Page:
LF: Subjecthood. And invisibility. Your book is quite permeated with these problems of identity. (“I am only here because I am ineligible / to exist otherwise. I’m only here because I left and / returned through an Atlantic wormhole. I write to you as / the American version of me.”) The evocation of “you and I” appears in many of the poems—I suppose they constitute the “we.” Across the book, the “you” is never constant, I think, the “you” seems conjured from myriad people, times and places. Yet, I get the feeling that the “I” changes, too, and sometimes the “you” is the “I.” Can you say more about this more fluid sense of subjecthood, particularly with regards to the concept of “social death” that the quoted poem is titled after?
XP: The danger in social death for Black folks comes from interchangeability. As Black folk, we carry the sins of people who share our race. As Black folk, every part of our identity is mutable comparable to our race. Where it gets interesting for me is when interchangeability becomes invisibility. Fluidity is presented to a Black body that goes unnoticed. As someone who has inhabited predominantly white spaces, I know there is a different rule book for me, and I intend to flourish within the absurdity of the margins.
I spent a long time not knowing who I was, and now I intend to know all of my selves. At first I thought it might be too messy to write a book that straddles more than one gender. I decided much worse than messiness would be a dishonesty around the way that my gender has developed. The shifting “I” is at times symbolic of my many modes of existence.
LF: HULL is also populated by various forms of intimacy, with various motivations behind them; from the autoerotic “Ode to A Vibrator Left On All Night” to the “Intimate Archive” that follows it—a horrific love story (again between “you and I”) built on reimagined histories and trauma erotics. I’d like to hear about the “Intimate Archive,” really; it’s my favorite sequence in the book. Why is intimacy so central to your work? What inspiration/research led you into this sequence, and how long did it take you to write? I’m also curious about your choice of the Dawn Lundy Martin quote for the sequence, since that’s the only epigraph in the book.
XP: Intimacy comes up a lot in conversation about my work, and it used to surprise me, but only because I wondered what poets weren’t trying to access intimacy. It’s been a subconscious under-pinning of my work for some time now. I have come to realize that intimacy is where I get my best emotional work done. The people who have seen me at my worst know the most about me, and for me what intimacy comes down to is knowledge, of another, and of the self in ways that aren’t fixed. I wrote “Intimate Archive” in the thick of graduate school. When I think back to this time, I remember how starved for touch and connection I was as I researched Maafa, a KiSwahili concept that translates to “Black Holocaust.” I was thinking about how unbearably fragile love must feel within these historical instances of terror. In writing about these Black subjects, I wanted to move beyond resilience. That brings me to Dawn’s quote as the epigraph: “If you were to hang yourself you wouldn’t die, you don’t know how to die.” In Dawn’s work I am most drawn to her writing on the forced process of living. Survival is no longer a romantic concept. Survival is a drudgery. The accounts that make up “Intimate Archive” could be seen as survivor accounts. Even if these subjects have their lives, there is still the question of who is one’s survival for? Who does it serve?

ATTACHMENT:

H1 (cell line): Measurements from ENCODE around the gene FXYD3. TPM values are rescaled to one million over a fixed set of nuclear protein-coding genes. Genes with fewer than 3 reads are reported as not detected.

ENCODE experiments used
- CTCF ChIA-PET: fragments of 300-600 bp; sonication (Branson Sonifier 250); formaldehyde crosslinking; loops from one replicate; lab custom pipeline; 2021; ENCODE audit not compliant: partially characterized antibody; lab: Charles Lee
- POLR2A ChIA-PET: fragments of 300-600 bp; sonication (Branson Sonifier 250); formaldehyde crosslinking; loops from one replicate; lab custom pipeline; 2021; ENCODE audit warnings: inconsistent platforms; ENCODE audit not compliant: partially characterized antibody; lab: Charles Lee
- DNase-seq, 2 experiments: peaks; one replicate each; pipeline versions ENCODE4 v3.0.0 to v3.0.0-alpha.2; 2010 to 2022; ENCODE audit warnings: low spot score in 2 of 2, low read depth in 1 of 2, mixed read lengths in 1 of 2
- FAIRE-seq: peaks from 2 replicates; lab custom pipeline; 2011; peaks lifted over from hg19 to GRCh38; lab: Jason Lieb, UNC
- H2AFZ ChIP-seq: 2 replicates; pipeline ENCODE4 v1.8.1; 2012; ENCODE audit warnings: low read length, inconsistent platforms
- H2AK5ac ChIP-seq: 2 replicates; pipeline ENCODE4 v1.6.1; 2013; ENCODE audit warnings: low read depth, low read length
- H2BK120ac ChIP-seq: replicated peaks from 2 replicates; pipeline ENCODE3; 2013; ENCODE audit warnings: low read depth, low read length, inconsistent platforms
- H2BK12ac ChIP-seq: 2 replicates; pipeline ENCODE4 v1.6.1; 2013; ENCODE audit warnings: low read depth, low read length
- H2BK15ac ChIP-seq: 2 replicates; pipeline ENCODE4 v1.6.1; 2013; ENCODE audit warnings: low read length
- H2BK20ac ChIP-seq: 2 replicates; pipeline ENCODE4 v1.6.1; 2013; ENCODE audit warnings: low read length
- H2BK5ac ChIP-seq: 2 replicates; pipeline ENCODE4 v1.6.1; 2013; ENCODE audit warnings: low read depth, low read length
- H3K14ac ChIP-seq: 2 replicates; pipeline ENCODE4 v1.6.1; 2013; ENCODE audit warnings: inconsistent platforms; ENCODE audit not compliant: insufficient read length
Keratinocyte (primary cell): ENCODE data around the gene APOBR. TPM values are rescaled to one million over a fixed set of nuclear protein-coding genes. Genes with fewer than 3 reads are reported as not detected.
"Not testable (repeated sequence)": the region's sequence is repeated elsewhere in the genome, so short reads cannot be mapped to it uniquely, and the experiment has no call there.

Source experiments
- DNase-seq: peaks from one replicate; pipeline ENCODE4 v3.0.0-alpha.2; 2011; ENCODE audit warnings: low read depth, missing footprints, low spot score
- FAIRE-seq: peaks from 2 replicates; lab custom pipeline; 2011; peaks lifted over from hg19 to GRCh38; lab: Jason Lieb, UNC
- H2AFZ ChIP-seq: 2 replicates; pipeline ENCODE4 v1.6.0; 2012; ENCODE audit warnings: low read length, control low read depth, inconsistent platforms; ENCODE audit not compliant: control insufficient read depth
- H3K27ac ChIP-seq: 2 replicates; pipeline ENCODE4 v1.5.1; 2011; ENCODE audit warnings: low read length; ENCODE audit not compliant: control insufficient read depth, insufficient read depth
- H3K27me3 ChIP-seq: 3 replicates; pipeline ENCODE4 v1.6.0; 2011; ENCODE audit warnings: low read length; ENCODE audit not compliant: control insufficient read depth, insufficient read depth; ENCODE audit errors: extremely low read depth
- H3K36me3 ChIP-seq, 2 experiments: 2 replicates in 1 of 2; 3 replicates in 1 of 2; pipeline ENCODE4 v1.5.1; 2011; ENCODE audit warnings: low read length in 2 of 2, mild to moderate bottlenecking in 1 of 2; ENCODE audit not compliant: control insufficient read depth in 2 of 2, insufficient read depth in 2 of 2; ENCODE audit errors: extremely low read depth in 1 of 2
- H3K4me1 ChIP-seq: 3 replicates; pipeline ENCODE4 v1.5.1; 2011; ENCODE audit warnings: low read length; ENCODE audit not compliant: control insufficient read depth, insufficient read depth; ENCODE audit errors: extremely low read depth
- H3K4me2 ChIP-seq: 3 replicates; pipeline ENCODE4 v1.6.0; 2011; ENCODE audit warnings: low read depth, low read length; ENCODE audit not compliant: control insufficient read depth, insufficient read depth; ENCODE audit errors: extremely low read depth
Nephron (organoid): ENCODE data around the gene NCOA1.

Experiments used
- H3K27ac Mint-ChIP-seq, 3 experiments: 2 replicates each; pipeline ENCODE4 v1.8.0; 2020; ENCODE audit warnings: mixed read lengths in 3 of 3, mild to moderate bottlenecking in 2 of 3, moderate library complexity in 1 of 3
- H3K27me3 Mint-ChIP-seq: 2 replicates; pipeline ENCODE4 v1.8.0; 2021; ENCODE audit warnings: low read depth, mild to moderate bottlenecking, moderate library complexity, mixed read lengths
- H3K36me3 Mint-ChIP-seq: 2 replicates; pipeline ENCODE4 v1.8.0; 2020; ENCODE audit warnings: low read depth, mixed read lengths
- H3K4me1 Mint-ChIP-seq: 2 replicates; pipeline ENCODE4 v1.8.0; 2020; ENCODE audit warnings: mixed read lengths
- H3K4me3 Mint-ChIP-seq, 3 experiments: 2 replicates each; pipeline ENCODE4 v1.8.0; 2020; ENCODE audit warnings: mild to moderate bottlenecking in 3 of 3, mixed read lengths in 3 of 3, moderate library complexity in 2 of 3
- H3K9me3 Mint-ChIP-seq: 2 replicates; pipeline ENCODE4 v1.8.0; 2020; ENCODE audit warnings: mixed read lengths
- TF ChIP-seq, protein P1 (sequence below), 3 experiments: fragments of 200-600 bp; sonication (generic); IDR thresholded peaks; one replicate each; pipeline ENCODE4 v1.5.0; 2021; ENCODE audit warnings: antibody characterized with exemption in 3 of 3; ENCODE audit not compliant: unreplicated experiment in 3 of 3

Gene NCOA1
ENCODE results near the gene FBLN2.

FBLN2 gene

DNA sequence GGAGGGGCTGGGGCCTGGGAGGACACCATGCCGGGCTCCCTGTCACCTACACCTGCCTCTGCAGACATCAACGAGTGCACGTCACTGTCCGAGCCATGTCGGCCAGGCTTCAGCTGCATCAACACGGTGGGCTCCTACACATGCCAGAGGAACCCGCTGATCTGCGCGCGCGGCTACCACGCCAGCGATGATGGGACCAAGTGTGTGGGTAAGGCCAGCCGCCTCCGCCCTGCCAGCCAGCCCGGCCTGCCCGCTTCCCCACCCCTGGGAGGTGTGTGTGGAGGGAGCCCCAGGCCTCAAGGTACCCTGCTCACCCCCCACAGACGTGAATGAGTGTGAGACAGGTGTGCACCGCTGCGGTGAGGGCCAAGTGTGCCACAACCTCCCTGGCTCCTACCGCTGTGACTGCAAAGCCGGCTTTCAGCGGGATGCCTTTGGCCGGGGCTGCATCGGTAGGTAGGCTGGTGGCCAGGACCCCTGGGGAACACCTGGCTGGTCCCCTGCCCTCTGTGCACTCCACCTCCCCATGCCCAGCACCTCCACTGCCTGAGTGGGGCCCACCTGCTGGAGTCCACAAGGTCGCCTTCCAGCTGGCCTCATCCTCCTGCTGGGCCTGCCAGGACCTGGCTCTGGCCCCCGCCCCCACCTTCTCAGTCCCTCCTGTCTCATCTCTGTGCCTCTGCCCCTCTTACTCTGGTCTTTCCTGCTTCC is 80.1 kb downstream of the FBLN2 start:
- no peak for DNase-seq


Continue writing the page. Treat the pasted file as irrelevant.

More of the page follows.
LF: What a question—it changes for me the context of the poem that follows that sequence. In the voice of a pair of stirrups, it opens: “Thank you for your cooperation The soft bow of your heel / The air pushed open by your leg span Do you remember / when we met How no drugs were administered / How the hands that opened you were cold / and soiled …” But this coldness is offset by the next poem, which sees your speaker negotiating trauma with Anarcha Westcott (an enslaved Black woman who was forced to undergo gynaecological experiments and surgeries without anesthesia). This line particularly strikes me: “There was meat initially on the peaches that we halved off and fed to each other making sure to miss the mouth enough for the lips and neighboring skin to get sweet and wet.”
Tell me about the relational decisions in the crafting of these poems (writing a poem “As Told By The Stirrups” and then imagining Anarcha with such radical tenderness, trust and complexity right after). Is this driven by that same starvation for touch and connection? Or is it some other kind of remedy?
XP: I wrote “Anarcha and I Negotiate Trauma” during my first Cave Canem retreat in 2016. I believe at this particular moment I felt wholly saturated in the lyricism of my cohort. This poem poured out of me with a tenderness honed among peers. The major difference between these two poems is the subject’s proximity to property. In “The Black Body As Told by the Stirrups,” medical instrumentation lords over a Black body. I needed the poems to sit beside each other, their progression: history as a mastered being, followed by its inverse, history as a wayward speculation.
LF: Lastly, I have to ask you about the Michelle Obama poem—it’s stunning. As in “Anarcha and I Negotiate Trauma,” your speaker is once again face to face with a woman of Black history in this poem. But here you are situated in a liminality between anxiety and desire. What led you to decide on tea with Michelle Obama as the right context to explore the amorphous space of these concerns? Also, how do you really feel about chamomile?
XP: I love this question. Choosing the particular set-up for these historical encounters was the trickiest element of crafting each poem. First off, tea is just so polite. It pre-occupies the hands and the mouth, something a nervous party-goer like myself thinks about. Tea, like Michelle Obama and myself, is a foreign body in a colonial context. Chamomile never fails to disappoint me. I think it tastes like twigs.
Author photo courtesy of Chekwube O. Danladi.